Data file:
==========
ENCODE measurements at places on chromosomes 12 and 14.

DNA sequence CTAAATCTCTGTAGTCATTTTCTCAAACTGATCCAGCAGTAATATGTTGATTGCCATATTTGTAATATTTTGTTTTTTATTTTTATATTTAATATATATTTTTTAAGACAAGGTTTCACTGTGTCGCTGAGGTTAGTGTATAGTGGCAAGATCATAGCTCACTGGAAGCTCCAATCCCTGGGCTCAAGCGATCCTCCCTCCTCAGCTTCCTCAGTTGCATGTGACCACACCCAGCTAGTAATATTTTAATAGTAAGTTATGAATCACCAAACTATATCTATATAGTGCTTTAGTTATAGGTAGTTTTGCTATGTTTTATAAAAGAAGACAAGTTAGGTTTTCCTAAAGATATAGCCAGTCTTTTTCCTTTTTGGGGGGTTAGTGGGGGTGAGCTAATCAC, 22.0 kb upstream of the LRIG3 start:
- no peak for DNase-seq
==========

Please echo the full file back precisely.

ENCODE measurements at places on chromosomes 12 and 14.

DNA sequence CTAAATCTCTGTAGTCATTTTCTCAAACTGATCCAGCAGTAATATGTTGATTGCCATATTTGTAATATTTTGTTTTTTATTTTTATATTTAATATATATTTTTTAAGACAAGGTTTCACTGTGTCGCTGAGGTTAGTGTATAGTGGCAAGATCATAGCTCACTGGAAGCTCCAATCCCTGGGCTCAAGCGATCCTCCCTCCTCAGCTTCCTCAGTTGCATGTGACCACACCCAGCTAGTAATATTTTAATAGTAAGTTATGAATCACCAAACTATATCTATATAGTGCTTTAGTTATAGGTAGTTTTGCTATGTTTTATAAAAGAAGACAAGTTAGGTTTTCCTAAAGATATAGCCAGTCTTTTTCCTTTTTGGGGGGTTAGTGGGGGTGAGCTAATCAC, 22.0 kb upstream of the LRIG3 start:
- no peak for DNase-seq